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Dublin’s Indie Game Scene

Ahead of 2013’s Dublin Web Summit John Hyland, of culture magazine Totally Dublin, took a tour around the city’s independent games industry to find a creative boom and an ‘overwhelming sense of newness’.

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The games industry now dwarfs, and often trolls, the film and music industries. DFC Intelligence puts the 2012 value of the video games industry at $66bn, compared to film’s $29.2bn and music’s $16.5bn. Last month’s release of Grand Theft Auto V cost, development and marketing included, $265m – outstripping Spiderman 3‘s $258m. But, as with film and music, the big-budget, high-production utterances don’t always court critical acclaim, or even commercial success. And, just like rave-reviewed movies shot on a shoestring and bedroom-recorded albums that made overnight superstars of unknown bands, there are those independently produced games with brilliant ideas that can grab our imaginations, our wallets or both.

 

The Irish like to think, and perhaps with good reason, that, artistically, we can punch above our weight, churning out music and films that are well received by press and public. So it’s no surprise to find burgeoning creative talent making games, too. Our humble island has already spawned one darling of the international indie games scene. Terry Cavanagh may have moved to Cambridge, but leaving the country, being from the North or relocating your business interests to a Dutch tax haven has never stopped Ireland claiming a success as her own.

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Cavanagh’s two major coups, punishing puzzle-platformer VVVVVV and thumb-twitching hypno-fest Super Hexagon, have garnered glowing reviews and hundreds of thousands of purchases across multiple platforms, mobile and desktop. These both have the magic indie mix of one great idea and beautiful execution, but Cavanagh also makes plenty of more unusual freeware. His ChatChat is the world’s first MeowMeowORPG, a game in which you can be a cat, take naps, catch mice, and meow at other cats. Don’t Look Back is a side-scrolling, gun-toting reimagining of the ancient Greek tale of Orpheus’s journey into the underworld to save Eurydice’s soul.

 

Eminent emigrants besides, there’s plenty of home-grown talent that hasn’t uprooted itself, both artistically brave and commercially successful, and even an intersection of the two. Talking to developers in Ireland, the same themes occur again and again. There’s a constant tug-of-war between making the games that you and your friends want to play, and building a commercially viable business. You’ll find an overwhelming sense of newness. Even those considered to be well established in the still-nascent scene look at themselves as still finding their feet – be it in terms of securing funding or marketing and promotion. The most heart-warming trend is the pervading feelings of community, co-operation and mutual support.

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SixMinute are what passes for veterans in an industry so young. Having mostly come from the Dublin development office of PopCap Games – behind the hugely popular Bejeweled and Plants vs. Zombies, among others – they feel they have a good grasp on the recipe for success, and that success is different for different games. John, Séadna and Rory spoke to me about Monster Mini-games. “There are so many games appearing on the mobile marketplaces, it can be hard to make yourself heard above the noise,” John tells me, “that’s why it’s important that we know our audience. Developers can often make games just for themselves, without a clear idea of who else wants to play them, or how to reach those people.” Séadna explains that presentation and feel are key to making a simple idea like mini-games a hit. “Angry Birds wasn’t the first of its kind, and there are plenty of clones of it, too. But it looked professional, and it used the touchscreen in a way that felt good to control.”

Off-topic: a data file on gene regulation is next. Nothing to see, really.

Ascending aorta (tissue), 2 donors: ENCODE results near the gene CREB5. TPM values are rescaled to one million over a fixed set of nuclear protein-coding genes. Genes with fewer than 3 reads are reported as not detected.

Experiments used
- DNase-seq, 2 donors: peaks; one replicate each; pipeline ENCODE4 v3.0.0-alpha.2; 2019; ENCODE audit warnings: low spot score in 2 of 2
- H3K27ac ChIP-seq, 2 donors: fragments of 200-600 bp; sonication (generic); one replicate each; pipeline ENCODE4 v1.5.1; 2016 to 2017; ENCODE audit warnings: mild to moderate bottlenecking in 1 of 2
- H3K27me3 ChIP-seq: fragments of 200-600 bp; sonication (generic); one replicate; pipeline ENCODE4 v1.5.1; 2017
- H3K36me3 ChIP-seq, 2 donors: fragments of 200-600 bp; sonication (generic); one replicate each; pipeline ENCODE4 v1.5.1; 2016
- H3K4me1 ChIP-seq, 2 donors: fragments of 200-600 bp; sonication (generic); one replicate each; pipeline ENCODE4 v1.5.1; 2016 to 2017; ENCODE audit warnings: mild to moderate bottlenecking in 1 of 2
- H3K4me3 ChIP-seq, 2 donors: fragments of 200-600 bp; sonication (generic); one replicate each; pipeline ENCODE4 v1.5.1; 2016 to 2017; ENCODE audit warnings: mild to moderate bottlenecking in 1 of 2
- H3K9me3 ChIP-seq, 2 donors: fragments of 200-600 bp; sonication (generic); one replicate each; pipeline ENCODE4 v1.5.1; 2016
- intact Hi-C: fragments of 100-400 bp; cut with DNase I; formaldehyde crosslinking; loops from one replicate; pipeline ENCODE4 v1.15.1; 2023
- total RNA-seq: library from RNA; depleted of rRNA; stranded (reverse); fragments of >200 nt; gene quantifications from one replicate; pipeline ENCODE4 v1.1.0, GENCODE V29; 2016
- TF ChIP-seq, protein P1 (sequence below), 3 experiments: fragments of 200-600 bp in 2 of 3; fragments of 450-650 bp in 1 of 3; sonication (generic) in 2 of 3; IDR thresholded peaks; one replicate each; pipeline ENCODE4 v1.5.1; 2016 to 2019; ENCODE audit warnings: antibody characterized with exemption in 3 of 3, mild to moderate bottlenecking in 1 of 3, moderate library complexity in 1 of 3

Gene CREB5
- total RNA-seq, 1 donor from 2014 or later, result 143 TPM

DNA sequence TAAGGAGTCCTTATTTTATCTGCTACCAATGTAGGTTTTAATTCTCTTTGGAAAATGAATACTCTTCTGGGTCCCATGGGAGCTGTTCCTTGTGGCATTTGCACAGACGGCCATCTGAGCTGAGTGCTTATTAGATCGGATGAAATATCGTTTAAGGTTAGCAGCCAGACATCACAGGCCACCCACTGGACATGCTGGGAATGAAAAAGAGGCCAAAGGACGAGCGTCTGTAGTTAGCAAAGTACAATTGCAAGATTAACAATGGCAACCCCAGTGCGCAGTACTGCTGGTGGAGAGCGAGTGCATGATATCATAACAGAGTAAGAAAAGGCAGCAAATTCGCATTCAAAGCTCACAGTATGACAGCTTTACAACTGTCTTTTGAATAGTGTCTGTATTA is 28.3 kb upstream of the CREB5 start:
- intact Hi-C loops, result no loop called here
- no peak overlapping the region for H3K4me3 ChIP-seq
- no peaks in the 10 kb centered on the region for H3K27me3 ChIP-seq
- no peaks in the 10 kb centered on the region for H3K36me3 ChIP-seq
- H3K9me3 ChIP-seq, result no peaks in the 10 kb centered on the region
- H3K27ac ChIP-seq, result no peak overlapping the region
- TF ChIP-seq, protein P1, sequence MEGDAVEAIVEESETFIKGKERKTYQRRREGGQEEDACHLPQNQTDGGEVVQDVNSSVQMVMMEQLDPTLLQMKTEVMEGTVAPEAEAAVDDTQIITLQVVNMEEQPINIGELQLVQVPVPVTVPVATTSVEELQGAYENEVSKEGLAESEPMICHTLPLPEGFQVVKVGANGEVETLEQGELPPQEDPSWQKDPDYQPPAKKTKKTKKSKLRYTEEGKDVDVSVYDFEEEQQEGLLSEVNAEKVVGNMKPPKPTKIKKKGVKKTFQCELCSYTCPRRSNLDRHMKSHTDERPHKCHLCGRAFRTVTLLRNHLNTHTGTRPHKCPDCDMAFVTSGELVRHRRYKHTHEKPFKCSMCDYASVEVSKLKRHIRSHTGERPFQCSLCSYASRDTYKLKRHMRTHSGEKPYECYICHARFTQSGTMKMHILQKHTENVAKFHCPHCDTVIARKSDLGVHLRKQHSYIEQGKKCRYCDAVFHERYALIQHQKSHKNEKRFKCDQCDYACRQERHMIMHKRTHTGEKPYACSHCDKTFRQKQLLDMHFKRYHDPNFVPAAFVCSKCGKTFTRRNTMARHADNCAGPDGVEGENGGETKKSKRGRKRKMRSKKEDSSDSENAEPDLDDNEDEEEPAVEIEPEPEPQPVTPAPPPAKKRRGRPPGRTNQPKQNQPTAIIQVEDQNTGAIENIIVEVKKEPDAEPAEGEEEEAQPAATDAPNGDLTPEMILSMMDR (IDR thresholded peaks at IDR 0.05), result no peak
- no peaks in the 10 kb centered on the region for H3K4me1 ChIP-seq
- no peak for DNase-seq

SixMinute pride themselves on a job well done, and have evidently convinced their financial backers of this, as they are a large team working out of a swish office in central Dublin, a luxury that not every independent developer has.

 

Bright Head Games have made King Croc – in homage to the great 2D platformers of the past – as a show piece in order to attract commissions to build games. They now work on Social Arcade, a selection of mini-games that can be branded for use in promotional campaigns. Ed is quite open with me about the fact that he doesn’t always get to make the games he would like to, but he says “it’s a weird market, stuff that looks great can do badly and stuff that does really well it’s sometimes hard to see the merit in. Mobile gaming has curbed how we look at the market, it needs to be very targeted. Sometimes I worry that it’s too much about understanding your audience and not enough about the game itself.”

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Dan from Eyesodic is hard at work on Legends of Dorin: Ravenshelm, a fantasy open-world game, due out next year, which draws a lot from the Elder Scrolls and Dragon Age series. Visually and gameplay-wise, it looks like it could have been at home on the PS2 in its early days. That a game of such apparent complexity can come from an independent developer is a testament to the advanced tools available and people’s ingenuity in using them…

 

Read a full version of this feature over at Totally Dublin’s website.

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30 October -
31st October 2013

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